National Slavery and Human Trafficking Month

Renewed interest on topic after CNN video


Kyle Gehman

January is National Slavery and Human Trafficking Month. January 11 was was Human Trafficking Awareness Day and hundreds of people showed their support by tweeting this hashtag.

by Kyle Gehman, Editor-In-Chief

12 Nigerien men are marched out of a house into a courtyard in front of an audience. Soon the proceedings begin. Numbers start to ring out; 400, 500, 550. Finally, after not even a minute, ‘the merchandise’, as called by the men in charge, are sold. Human beings are being sold to other human beings for as low as $400. However, this isn’t out of a textbook about slavery in the 1700’s. This happened a few months ago in Libya.

January is National Slavery and Human Trafficking Month, and despite the fact that every day humans have been sold for labour, sex and various other things for years, this year is a bit different. The scenario explained previously was videotaped by CNN when they went undercover to Libya to investigate reports about human trafficking. When the footage was released on November 14, it set off a bombshell. A bombshell of protests, anger around the world and an investigation by Libya supported by the African Union and the United Nations as well as several other intergovernmental agencies. The images seen in the video have sparked a new interest in this worldwide issue.

A report found in 2017 that around 24.9 million men, women and children were trapped in a form of slavery. This number has increased by 4 million people since 2012 according to a similar report. 5.5 million of these people could be high schoolers, as they are 18 and under. Today in a time where women are increasingly speaking out over sexual allegations in the entertainment industry, 4.8 million voiceless people are exploited sexually as slaves. Despite these facts, some feel that the world has been too passive over the issue for too long. One French protester raised the question, “Did we really need to see such shocking pictures before taking a stand?”.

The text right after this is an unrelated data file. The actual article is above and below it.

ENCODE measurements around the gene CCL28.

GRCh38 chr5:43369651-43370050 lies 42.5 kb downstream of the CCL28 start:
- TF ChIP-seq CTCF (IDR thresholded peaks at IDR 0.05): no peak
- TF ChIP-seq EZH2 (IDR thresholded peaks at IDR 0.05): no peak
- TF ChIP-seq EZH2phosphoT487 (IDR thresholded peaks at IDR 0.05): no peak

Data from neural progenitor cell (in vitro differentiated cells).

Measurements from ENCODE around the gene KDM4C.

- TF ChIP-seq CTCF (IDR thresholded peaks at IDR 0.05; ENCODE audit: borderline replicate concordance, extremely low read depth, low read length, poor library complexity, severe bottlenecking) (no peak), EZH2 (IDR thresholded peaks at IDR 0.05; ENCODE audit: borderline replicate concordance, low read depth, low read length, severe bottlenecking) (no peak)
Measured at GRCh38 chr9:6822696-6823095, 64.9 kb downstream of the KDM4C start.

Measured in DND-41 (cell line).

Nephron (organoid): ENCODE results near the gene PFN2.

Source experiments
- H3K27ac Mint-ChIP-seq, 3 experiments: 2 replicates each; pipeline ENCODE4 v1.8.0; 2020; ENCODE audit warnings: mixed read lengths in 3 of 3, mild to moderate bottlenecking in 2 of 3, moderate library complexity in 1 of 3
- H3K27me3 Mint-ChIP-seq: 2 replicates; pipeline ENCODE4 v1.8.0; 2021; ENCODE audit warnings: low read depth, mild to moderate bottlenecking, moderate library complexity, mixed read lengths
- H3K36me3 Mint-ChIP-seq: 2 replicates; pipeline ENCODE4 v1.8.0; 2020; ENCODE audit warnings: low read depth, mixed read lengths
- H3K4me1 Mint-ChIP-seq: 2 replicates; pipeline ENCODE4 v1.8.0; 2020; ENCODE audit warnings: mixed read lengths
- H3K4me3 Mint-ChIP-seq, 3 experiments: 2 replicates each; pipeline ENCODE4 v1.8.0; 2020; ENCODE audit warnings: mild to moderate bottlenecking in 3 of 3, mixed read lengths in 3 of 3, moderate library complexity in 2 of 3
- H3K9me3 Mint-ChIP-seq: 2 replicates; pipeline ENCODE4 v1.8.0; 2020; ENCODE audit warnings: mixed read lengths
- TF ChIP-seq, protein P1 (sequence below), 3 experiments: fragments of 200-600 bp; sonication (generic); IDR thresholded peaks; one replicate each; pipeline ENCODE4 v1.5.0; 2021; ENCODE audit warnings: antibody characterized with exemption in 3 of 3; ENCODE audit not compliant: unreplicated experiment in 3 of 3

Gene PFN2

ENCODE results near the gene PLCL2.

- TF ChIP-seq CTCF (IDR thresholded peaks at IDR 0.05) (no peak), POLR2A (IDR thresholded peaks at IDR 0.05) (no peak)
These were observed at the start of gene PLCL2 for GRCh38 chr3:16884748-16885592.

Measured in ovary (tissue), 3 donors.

There are several ways to support victims of slavery and human trafficking. One of which is to attend a Human Trafficking Awareness Banquet being held by several IB seniors. They will be announcing the date later but it will be sometime in February. Attendance tickets cost $10 and include a dinner as well as a presentation by a representative from a local organization.